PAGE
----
Shoppers walking along Oxford Street in London on Dec. 21, 2021.
Tolga Akmen | AFP | Getty Images
LONDON — U.K. inflation came in at an annual 5.5% in January, slightly ahead of forecasts and remaining at a 30-year high.
On a monthly basis, consumer prices contracted by 0.1%, slightly less than expected by economists in a Reuters poll. The annual print was expected to remain at 5.4%.
December’s 5.4% annual rise in consumer prices was the highest since 1992, and the Bank of England has imposed consecutive interest rate hikes for the first time since 2004 in a bid to contain runaway inflation.
The Bank expects inflation to peak at 7.25% in April, having previously projected a 6% ceiling in its December report.
The Consumer Prices Index including owner occupiers’ housing costs (CPIH) rose by 4.9% in the 12 months to January 2022, up from 4.8% in December, the Office for National Statistics said Wednesday.
The largest contributors were energy, fuel and food, among other items such as second-hand cars.
Hinesh Patel, portfolio manager at Quilter Investors, said the Bank of England’s next policy meeting now looks likely to be a “rubber stamping” for another interest rate hike, with the only question being whether the Monetary Policy Committee opts for a rise of 25 basis points or 50 basis points.
“While there are signs that some of the supply chain bottlenecks are easing, and that prices for certain goods are moderating, the upside inflation risks remain clear,” Patel said.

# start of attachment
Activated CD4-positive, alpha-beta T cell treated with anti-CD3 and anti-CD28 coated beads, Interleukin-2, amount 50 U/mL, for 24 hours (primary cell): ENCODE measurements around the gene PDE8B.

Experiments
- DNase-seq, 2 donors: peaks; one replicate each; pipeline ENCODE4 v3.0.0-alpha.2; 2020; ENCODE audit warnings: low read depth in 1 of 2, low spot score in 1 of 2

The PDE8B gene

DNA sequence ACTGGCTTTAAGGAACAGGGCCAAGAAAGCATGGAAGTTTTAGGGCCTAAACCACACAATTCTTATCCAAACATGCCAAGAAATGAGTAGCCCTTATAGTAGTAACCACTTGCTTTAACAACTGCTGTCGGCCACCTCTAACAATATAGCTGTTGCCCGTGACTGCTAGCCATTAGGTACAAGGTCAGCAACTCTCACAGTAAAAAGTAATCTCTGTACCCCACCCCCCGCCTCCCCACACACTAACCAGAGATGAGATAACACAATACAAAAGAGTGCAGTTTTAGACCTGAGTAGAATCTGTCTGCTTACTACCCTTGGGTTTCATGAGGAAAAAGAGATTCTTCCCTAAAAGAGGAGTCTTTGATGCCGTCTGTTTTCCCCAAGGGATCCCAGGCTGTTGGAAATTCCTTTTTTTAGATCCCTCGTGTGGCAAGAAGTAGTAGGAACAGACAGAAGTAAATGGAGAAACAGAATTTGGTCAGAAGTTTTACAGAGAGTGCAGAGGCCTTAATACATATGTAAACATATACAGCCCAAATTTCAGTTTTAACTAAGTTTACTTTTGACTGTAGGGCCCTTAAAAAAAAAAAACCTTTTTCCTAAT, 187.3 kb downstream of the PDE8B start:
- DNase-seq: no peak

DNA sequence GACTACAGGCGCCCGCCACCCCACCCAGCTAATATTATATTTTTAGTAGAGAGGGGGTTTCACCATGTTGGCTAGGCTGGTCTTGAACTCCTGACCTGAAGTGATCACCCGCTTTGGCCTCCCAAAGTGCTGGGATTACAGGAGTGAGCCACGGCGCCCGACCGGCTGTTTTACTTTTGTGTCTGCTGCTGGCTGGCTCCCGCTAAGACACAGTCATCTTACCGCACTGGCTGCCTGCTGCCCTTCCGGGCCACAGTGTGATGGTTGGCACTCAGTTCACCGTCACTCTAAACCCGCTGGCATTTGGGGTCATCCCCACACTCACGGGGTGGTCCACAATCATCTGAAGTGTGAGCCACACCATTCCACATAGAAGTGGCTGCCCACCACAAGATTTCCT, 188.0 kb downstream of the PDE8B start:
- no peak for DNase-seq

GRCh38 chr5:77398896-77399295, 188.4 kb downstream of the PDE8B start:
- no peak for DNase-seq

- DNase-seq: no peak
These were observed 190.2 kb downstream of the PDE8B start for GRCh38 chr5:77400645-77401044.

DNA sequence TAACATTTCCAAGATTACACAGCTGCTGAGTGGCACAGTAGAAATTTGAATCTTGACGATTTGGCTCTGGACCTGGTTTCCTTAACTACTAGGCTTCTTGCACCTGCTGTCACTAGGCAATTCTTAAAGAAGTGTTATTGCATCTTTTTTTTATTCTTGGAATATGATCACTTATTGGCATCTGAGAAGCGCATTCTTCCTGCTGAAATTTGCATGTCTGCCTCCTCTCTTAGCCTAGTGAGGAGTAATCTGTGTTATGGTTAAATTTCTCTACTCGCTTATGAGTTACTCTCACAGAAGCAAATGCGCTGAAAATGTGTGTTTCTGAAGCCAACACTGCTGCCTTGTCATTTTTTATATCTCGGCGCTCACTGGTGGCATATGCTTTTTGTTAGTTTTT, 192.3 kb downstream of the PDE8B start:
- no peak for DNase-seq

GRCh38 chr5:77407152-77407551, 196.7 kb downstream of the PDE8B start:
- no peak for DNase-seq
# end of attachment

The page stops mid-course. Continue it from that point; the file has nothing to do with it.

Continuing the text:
He noted that Russia-Ukraine tensions are keeping gas prices elevated while energy costs continue to soar, but a mild winter and spring and a potential de-escalation in eastern Europe could moderate prices somewhat.
“We currently have extremely tight labor markets at the moment through a combination of Brexit, long Covid and early workforce leavers, none of which will be addressed by monetary policy in the here and now,” Patel added.
Households in the U.K. are feeling the pinch from a cost of living crisis as energy prices surge. The spike has prompted the country’s energy regulator to raise its energy price cap by 54% from April, as supply side problems continue to exert upward pressure on costs.
“Households should brace themselves for further acceleration in the cost of living until at least the second half of 2022, particularly when the energy price hike is implemented in April,” said Colin Dyer, client director at Abrdn Financial Planning.
“The Bank of England could also be justified in raising interest rates more than once over the next few months to defend these soaring prices – meaning even more challenges may lie ahead for households.”